Galapagos: The Enchanted Voyage
Education and fun do not always go hand in hand. Fortunately, the folks at IMAX films seem pretty in tune with the fuzzy line between the two, and more often than not, they get involved with imaginative large-format pictures that dazzle the senses and fine-tune the mind.
Such is certainly the case with "Galapagos," filmmakers Al Giddings and David Clark's epic journey above and below the sea. Shot in IMAX 3-D, "Galapagos" follows marine biologist Dr. Carole Baldwin on a Smithsonian expedition to the Galapagos Islands -- some 600 miles west of Ecuador.
Best-known for Charles Darwin's expedition there more than 160 years ago, the Galapagos represent a world virtually untouched by human existence. Made up of 19 islands and 42 islets, the terrain is rough and treacherous -- the result of hardened lava. More fascinating still, however, are the species that inhabit the region. Literally covered with lizards, birds, turtles and varying sea mammals, the Galapagos are a living, breathing creature -- perfect subjects for the massive IMAX lenses to document.
With creatures wandering, eating and swimming off the screen, the 3-D experience is captivating. Between Andrew Kitzanuk and Reed Smoot's above-water photography and the film's shift to the underwater spectacle lensed by "The Abyss" cinematographer Giddings, "Galapagos" is finely paced and makes swift yet subtle transitions. The sight of a full school of hammerhead sharks on the prowl is not something one will quickly forget -- especially 40 feet tall and in full 3-D.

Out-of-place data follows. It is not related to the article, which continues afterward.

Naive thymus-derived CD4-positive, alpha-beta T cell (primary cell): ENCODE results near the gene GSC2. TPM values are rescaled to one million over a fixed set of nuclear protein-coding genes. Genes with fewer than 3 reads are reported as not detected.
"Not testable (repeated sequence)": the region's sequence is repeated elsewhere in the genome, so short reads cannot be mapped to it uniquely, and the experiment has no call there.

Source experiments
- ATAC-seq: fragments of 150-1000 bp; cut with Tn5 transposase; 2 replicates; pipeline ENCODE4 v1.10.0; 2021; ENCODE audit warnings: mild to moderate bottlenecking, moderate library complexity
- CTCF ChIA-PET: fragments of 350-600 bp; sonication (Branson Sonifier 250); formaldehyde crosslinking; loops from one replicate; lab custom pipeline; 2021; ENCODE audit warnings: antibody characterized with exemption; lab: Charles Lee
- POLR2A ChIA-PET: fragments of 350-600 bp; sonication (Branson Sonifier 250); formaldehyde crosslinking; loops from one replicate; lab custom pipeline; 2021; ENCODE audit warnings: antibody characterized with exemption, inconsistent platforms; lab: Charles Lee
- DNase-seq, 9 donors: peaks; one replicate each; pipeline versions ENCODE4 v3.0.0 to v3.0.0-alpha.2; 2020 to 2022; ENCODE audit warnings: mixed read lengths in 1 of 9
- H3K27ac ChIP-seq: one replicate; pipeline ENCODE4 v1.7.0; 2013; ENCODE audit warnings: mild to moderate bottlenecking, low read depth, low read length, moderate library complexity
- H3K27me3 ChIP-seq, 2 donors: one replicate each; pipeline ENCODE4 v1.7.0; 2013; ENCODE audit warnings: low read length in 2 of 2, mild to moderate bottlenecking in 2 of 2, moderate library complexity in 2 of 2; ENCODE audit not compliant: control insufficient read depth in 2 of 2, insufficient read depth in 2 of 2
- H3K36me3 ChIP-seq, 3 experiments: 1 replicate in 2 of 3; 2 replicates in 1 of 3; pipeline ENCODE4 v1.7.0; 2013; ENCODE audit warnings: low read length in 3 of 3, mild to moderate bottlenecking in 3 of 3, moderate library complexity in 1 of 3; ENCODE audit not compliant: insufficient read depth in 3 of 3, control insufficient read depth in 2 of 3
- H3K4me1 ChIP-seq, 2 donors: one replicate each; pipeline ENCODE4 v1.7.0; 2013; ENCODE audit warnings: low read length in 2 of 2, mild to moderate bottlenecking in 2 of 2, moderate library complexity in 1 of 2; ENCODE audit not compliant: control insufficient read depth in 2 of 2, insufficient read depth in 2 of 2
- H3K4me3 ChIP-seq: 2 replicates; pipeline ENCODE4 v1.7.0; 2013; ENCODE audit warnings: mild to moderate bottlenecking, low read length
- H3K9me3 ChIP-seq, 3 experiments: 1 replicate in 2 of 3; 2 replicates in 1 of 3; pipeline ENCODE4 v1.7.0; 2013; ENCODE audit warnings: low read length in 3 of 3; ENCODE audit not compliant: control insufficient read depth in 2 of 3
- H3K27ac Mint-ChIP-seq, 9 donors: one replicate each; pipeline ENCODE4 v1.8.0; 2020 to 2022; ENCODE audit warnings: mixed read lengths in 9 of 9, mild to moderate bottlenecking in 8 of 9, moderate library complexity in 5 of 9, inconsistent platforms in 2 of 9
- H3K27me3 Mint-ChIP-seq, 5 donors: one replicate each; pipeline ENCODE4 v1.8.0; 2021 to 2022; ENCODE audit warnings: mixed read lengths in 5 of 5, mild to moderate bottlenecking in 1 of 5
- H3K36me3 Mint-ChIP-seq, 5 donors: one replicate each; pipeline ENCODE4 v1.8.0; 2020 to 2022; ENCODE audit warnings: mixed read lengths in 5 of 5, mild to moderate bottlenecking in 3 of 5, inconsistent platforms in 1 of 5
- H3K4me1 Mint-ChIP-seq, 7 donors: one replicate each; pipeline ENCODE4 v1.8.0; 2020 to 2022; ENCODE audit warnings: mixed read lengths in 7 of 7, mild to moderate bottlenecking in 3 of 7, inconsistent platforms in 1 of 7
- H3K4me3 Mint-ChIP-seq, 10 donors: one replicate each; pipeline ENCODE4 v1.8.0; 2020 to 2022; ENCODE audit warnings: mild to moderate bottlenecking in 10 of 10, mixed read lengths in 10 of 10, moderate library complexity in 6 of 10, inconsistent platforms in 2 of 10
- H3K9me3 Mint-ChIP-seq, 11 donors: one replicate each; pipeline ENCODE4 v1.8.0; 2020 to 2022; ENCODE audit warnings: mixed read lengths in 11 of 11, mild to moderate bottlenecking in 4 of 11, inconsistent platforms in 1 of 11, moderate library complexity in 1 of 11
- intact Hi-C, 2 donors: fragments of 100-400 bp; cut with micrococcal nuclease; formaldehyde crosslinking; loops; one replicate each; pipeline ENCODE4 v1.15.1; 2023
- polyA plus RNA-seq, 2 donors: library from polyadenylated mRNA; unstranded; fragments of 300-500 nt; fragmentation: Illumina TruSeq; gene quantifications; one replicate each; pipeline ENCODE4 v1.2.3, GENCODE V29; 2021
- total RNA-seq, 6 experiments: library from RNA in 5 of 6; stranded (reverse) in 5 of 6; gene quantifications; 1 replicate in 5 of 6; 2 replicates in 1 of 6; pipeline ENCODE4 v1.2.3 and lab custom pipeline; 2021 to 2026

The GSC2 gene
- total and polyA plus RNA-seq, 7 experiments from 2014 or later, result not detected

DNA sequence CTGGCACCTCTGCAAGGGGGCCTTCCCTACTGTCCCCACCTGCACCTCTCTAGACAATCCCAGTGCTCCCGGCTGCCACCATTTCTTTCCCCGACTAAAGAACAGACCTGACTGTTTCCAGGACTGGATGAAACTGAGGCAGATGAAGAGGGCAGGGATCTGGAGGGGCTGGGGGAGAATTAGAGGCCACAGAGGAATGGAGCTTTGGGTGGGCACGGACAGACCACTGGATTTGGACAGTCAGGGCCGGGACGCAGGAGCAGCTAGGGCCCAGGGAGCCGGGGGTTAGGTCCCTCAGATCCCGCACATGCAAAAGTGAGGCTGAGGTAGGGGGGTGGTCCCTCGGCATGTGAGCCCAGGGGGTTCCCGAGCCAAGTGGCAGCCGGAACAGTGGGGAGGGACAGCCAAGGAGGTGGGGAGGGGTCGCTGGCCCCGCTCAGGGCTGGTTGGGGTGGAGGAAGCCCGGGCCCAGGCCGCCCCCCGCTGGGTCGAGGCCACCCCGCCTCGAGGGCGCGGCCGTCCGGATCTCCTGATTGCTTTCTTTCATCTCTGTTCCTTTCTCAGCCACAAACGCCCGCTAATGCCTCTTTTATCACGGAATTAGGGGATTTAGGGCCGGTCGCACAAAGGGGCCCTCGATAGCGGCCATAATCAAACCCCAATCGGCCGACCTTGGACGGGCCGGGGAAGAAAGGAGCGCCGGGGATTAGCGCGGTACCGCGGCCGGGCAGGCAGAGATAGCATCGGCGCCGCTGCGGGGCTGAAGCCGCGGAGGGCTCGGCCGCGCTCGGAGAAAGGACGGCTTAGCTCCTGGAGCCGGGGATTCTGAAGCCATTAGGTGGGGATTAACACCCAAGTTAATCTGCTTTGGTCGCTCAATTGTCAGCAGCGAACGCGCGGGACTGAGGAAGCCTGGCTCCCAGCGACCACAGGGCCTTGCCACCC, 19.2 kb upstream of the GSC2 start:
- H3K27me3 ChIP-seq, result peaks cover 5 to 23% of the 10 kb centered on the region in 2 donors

As with any feature, music is essential to creating and switching moods. Giddings and Clark wisely signed on composer Mark Isham ("A River Runs Through It"), and the result is decidedly positive. With a full spectrum of species and locations, Isham's multifaceted score provides just enough punctuation to season the images.
Viewers will have their own favorite moments, yet it would be hard to top the film's spectacular opening. The depth 3-D creates is put to full advantage as the landscape and one of its creatures is brought into full screen -- placing the audience in the middle of a seemingly endless panorama in a place few could even dream of going.
At a painless running time of less than one hour, "Galapagos" is the kind of large-format feature that takes full advantage of the format and its strengths. Easily enjoyed by both children and adults, the film is an entertaining trip to a faraway place where wildlife is carefree and abundant and, through the process of IMAX 3-D, just barely out of reach.
Carole Baldwin: Herself
John McCosker: Himself
Dave Pawson: Himself
Dave Steadman: Himself
An IMAX presentation. Directors David Clark and Al Giddings. Screenplay David Clark and Barry Clark. Producers David Clark and Al Giddings. Directors of Photography Al Giddings and Andrew Kitzanuk. Editor James Lahti. Running time: 40 minutes.